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The Grief of Children
by Patti Fochi, M.A. Ed.
A wee voice is heard asking, "Mommy, why did our baby have to die?" The sound of that voice, and the question it asks, resounds in our brains. We have asked the same question ourselves, and we have sought an answer only to find there isn't one. In our own confusion and frustration, we have two choices in responding to the wee voice of the child-we can ignore and deny the need for an answer and disregard the importance of treating children with respect, or we can muster our strength and our compassion and answer the question in the best way that we know how. I hope that the majority of adults will choose the latter as their only option.

As a parent, teacher, and counselor of children of all ages, I have heard many questions concerning loss issues and I have observed many grief related behaviors. I have also observed too many adults who were so tied up in their own grief and denial that they made large mistakes in dealing with children and loss issues. One of the biggest and in my estimation most unforgivable mistake is to not allow a child to grieve in a developmentally appropriate fashion. Based on this observation, I wish to state loud and clear to adults, if you cannot be supportive to a child in his/her grief, get out of his/her way and find someone who can. You do not have the right to impose your own fears and denial of grieving onto the children who need to grieve.

A very important aspect to acknowledge is that children experience the emotions of grief just as adults do. They experience anger, denial, and depression just as we do. They experience anger, denial and depression just as we do. These emotions are displayed differently depending on the age of the child, but they are real emotions and should be honored as such. Children experiencing loss who are pre-verbal understand the loss in their emotional self and will re-grieve that loss again and again as they grow and gain different and more complex coping skills. Language will come first in the stages of development and understanding of loss. We need to define, to understand, and to apply meaning to all that we learn in our lives, and we attach verbal definition to these experiences. We use terms like, "I am angry. I am sad. I am devastated." Children use verbal definitions also, although they may sound a little different than the terms used by adults. When someone says to a grieving person that the grieving process never ends, this phenomena of finding ways to understand the loss based on what we know is what they are referring to. We all will re-grieve our losses as we grow and change.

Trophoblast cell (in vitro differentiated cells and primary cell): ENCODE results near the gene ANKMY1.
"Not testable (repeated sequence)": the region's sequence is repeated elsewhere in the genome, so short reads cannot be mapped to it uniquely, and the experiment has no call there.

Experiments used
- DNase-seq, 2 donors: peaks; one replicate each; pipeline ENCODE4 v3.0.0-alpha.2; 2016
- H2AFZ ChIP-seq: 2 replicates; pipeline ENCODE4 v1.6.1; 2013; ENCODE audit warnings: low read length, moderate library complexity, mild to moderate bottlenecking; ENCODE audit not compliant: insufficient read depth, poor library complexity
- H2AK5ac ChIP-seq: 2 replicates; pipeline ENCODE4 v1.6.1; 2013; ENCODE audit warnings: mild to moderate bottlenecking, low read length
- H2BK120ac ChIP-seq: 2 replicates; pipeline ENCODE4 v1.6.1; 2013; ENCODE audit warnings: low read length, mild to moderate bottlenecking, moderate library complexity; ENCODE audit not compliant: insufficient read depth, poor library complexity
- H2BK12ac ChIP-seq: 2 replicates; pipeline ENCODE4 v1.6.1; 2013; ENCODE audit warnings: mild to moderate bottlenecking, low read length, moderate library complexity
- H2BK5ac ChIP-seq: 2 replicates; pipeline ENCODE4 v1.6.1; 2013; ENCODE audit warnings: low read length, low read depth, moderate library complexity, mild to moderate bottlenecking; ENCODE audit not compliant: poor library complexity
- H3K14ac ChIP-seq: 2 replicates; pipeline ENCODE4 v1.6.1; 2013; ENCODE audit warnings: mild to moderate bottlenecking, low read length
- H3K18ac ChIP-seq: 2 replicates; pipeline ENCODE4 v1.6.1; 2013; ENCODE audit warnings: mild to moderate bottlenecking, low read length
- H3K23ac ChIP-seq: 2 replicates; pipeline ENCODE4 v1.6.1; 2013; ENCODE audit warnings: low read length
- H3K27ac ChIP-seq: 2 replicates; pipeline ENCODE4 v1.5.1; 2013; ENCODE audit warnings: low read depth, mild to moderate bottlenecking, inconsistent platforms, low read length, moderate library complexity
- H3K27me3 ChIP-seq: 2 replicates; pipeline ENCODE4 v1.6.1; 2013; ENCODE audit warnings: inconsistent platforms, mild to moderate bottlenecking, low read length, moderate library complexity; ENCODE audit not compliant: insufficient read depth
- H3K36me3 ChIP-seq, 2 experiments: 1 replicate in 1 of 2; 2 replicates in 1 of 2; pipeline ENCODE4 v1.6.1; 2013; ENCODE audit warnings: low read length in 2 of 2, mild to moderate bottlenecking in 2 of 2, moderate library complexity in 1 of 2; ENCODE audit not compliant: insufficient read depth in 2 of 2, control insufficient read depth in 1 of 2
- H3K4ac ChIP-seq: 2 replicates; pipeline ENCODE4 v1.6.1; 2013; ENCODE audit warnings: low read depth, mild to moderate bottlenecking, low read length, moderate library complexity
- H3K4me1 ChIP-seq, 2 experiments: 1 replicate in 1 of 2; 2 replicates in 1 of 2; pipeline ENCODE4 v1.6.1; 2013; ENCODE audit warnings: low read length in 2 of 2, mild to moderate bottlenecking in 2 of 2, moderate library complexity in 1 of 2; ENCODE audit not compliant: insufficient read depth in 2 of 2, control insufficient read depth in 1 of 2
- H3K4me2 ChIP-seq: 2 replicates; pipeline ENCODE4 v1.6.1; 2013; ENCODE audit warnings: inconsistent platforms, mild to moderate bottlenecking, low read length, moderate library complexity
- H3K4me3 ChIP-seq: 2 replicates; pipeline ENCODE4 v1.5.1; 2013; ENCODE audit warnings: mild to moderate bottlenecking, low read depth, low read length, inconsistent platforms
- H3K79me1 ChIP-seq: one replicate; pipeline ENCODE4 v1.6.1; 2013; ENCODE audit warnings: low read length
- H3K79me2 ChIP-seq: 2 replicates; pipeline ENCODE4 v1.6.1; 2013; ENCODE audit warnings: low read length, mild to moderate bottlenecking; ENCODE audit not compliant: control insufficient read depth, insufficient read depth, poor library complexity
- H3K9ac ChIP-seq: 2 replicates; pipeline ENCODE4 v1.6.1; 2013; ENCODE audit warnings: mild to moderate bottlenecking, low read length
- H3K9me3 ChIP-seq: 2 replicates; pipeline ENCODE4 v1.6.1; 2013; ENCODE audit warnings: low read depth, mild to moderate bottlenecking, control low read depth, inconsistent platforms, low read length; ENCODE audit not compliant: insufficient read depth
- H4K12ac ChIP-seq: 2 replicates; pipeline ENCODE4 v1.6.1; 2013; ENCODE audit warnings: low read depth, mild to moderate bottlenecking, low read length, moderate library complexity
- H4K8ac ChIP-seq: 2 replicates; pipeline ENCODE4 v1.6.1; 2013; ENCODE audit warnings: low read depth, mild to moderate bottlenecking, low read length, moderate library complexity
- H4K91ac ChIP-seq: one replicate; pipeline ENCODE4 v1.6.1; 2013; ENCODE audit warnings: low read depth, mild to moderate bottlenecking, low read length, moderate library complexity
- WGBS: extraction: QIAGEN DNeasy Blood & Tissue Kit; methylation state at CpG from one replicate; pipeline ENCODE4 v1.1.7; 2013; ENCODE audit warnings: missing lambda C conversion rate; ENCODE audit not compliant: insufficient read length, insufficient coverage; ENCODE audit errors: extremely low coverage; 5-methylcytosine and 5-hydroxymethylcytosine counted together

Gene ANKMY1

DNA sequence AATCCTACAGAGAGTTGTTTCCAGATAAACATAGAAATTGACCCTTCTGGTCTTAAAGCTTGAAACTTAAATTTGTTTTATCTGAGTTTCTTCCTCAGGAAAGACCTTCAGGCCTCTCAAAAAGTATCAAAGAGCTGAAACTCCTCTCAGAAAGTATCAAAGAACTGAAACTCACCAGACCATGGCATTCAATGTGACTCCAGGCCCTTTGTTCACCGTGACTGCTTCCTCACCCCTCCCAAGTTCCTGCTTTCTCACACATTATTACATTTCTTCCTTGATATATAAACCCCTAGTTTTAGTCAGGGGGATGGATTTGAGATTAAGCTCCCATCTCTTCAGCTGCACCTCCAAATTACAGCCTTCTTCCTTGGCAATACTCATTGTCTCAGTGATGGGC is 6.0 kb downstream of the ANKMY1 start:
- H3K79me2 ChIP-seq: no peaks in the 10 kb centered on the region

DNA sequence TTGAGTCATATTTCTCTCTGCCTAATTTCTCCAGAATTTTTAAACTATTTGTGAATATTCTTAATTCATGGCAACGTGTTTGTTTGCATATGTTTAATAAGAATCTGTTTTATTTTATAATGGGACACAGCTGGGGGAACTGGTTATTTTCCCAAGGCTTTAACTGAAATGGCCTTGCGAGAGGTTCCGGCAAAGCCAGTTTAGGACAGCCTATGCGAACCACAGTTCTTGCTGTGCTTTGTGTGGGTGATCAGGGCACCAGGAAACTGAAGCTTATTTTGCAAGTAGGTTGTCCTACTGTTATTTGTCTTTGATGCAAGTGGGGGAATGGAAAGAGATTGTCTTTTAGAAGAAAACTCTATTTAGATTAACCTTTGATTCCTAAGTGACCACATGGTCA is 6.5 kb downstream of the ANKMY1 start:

Remember that loss to a child does not always mean death. A loss is any occurrence in a child's life when something of significance to them has been removed from their daily living experience. A parent leaving through divorce or job demands, a change in living environments, a pet that dies, grandparents dying, a friend moving, etc. are all examples of loss. Let me state again that children know loss even if they cannot define it in our adult terms.

Well then, how do children grieve? Children grieve by crying which is a fairly easy cue to understand! They also grieve through their behavior. A normally talkative child may become quiet and withdrawn. Aggression towards another person or destructive behavior are fairly obvious behaviors to identify. But there are going to be some children whose grieving is subtle and difficult to identify. My suggestion to you is to be aware of any variance in behaviors and allow them to happen unless the behaviors are violent and abusive to another person or themselves. Be with the child in the "acting out" time and do not run away emotionally from the child. By being supportive you are giving the child permission to grieve. Be physically close to the child and touch him, hold him close to you. Sit in silence with the child. Usually the child will start talking about his thoughts if given enough time. You might begin a conversation by stating how you dealt with loss; how you grieved. These statements open doors to discussions. If the child is not ready to talk, just say something like, "If you want to talk about your feelings or thoughts, I'll be here waiting for you when you are ready." Never impose your timeline on another's grieving process. We all move in different rhythms.